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  • Margaret C. Taylor CNM, MSN,

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    • Margaret C. Taylor is a nurse-midwife in private practice in Memphis, Tennessee. Ms. Taylor's first nursing degree was an ASN (1979) from Memphis State University. She received a certificate in nurse-midwifery from the Medical University of South Carolina in 1986. Subsequent degrees include a BSN (1993) and an MSN (1994) from the University of Tennessee, Memphis. The material presented here is from Ms. Taylor's graduate thesis on group 8 streptococcus.

  • Brian M. Mercer MD,

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    • Brian M. Mercer is associate professor in the Division of Maternal-Fetal Medicine, Department of Obstetrics and Gynecology, University of Tennessee, Memphis. He is a graduate of Queen's University, Kingston, Ontario, Canada (BA), and the University of Ottawa, Ontario, Canada (MD). Dr. Mercer is a well-known researcher and lecturer on group B streptococcus, premature rupture of membranes, and preterm labor.

  • Kay F. Engelhardt WHNP, PhD,

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    • Kay F. Engelhardt is a Women's Health Nurse Practitioner and Professor in the Department of Primary Care Nursing, University of Tennessee, Memphis. She assumes major responsibility of graduate content related to maternity nursing and is principal investigator of research examining the relationship of sexual steroids to cardiac autonomic function in women. She is a graduate of the University of Iowa (BSN), University of Colorado (MSN), and University of Wisconsin, Madison (PhD).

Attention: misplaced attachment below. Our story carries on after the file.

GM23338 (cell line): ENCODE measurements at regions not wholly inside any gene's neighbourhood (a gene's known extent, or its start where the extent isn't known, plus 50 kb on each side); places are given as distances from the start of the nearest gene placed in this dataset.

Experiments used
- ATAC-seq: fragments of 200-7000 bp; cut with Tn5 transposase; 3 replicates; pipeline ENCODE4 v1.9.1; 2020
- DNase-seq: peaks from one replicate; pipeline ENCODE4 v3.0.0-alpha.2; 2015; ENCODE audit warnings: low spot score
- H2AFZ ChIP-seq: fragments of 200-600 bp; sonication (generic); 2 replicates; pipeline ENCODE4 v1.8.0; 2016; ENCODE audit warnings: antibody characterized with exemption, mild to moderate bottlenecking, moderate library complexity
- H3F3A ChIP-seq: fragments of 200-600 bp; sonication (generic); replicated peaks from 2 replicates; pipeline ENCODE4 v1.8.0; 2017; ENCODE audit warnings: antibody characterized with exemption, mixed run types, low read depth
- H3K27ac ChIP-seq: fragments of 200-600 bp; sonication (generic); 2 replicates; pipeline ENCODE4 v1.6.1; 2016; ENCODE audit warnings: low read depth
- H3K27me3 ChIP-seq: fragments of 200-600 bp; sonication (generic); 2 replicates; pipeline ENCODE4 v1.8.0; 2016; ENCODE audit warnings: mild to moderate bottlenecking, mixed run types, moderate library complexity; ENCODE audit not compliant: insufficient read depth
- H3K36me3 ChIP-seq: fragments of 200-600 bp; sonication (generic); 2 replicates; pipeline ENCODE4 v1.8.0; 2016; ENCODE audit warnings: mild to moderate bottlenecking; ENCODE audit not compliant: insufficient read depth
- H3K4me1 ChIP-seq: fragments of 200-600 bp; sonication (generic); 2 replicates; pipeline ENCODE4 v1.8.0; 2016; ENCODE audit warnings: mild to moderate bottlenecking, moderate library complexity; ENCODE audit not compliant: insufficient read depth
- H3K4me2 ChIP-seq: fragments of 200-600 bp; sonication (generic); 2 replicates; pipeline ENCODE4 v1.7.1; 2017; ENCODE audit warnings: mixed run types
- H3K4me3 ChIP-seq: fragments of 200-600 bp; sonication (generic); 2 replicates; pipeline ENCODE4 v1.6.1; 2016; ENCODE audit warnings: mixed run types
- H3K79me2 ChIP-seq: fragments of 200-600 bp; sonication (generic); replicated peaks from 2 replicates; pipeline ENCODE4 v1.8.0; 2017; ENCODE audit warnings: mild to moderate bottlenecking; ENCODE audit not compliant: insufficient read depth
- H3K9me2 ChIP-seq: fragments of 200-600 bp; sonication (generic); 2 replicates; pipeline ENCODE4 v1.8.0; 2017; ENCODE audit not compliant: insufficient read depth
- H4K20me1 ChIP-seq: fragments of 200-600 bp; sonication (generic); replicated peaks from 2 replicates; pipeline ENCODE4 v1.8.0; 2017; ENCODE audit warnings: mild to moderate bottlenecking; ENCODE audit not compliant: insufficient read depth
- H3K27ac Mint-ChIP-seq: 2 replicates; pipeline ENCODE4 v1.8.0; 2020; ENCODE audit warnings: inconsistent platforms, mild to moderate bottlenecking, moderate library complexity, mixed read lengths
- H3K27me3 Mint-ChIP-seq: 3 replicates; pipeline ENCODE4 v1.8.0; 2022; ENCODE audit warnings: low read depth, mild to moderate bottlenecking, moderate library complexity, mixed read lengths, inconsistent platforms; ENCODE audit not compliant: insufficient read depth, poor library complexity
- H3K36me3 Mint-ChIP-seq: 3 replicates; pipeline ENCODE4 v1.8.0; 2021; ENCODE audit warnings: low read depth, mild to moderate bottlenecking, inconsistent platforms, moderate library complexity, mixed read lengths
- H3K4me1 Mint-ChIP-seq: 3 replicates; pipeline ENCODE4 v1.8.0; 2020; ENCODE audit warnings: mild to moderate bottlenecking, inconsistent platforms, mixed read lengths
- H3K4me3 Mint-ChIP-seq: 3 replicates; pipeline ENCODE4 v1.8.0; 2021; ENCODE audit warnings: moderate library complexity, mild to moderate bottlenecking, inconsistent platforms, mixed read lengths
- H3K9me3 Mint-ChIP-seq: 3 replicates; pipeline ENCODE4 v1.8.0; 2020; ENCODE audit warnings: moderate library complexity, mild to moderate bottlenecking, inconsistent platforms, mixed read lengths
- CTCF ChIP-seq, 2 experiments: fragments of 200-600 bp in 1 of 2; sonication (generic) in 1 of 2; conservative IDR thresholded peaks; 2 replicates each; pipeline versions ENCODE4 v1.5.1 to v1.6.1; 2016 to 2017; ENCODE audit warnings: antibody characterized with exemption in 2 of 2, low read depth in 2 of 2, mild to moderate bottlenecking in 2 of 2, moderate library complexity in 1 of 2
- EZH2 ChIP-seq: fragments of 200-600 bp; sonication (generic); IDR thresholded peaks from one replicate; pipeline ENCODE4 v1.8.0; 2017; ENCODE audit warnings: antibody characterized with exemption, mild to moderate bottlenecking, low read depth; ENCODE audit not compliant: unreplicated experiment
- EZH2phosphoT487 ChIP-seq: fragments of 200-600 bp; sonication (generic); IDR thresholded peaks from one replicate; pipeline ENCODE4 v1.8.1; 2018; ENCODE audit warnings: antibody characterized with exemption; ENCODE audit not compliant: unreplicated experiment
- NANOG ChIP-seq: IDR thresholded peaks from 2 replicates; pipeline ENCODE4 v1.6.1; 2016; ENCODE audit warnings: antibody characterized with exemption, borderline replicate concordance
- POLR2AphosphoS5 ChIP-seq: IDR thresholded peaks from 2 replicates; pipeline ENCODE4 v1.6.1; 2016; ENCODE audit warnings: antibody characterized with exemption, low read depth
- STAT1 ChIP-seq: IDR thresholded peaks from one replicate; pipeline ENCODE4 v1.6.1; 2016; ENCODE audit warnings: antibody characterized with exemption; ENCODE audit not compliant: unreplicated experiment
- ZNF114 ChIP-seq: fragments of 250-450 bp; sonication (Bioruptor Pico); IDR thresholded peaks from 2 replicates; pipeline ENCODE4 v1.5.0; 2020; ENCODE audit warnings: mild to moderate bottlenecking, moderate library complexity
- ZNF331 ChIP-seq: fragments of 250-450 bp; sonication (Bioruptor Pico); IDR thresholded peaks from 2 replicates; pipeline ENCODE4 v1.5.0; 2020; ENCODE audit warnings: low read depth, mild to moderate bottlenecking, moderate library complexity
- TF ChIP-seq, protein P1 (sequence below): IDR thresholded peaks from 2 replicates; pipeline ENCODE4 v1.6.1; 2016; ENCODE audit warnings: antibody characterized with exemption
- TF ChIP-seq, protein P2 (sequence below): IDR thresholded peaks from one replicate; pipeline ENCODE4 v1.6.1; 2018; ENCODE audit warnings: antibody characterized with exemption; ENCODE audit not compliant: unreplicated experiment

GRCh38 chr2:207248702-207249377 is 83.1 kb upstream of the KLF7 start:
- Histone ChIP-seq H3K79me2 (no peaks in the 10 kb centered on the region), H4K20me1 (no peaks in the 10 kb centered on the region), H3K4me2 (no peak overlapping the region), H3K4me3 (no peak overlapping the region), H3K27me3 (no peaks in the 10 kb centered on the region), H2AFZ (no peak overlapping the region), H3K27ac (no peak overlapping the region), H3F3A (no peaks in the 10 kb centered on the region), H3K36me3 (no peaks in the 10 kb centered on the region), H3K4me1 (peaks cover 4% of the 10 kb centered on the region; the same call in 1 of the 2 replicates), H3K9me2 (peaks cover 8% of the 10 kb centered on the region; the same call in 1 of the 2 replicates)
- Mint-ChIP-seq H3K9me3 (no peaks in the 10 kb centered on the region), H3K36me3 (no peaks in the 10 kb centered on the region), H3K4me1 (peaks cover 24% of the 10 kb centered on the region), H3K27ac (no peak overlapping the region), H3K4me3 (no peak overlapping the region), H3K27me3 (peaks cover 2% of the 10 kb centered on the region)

• Joyce L. Fricke RNC, MLS

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    • Joyce L. Fricke is a Clinic Coordinator in Maternal Fetal Research in the Department of Obstetrics and Gynecology, University of Tennessee, Memphis. She is a graduate of Colorado State University (BA), Simmons College, Boston, MA (MLS), and Mattatuck Community College, Waterberry, CT (ASN).

Address correspondence to Margaret C. Taylor, CNM. MSN, 2493 Spey Drive, Memphis, TN 38119.


To determine pregnant women's preference for self-culture technique, 251 women between 24 and 42 weeks' gestation were interviewed after performing self-collected cultures (vaginal and rectal) for group B streptococcus. Patient receptiveness to self-culture, the ability to perform self-culture, and the desire for choice in the future were derived using the Patient Preference Tool. The majority of women (77%, n = 194) gave positive descriptions of self-culture technique, and the majority of women preferred self-culture technique over nurse-collected sampling (57%, n = 142). Seventy-nine percent (n = 197) stated their desire to have a choice about self-culture in the future when similar testing was needed, and 89% (n = 224) believed that other women would also like this choice. Additionally, patient samples were highly correlated with nurse-collected samples for accuracy of culture results. This study provides data supporting that women desire active participation in their care.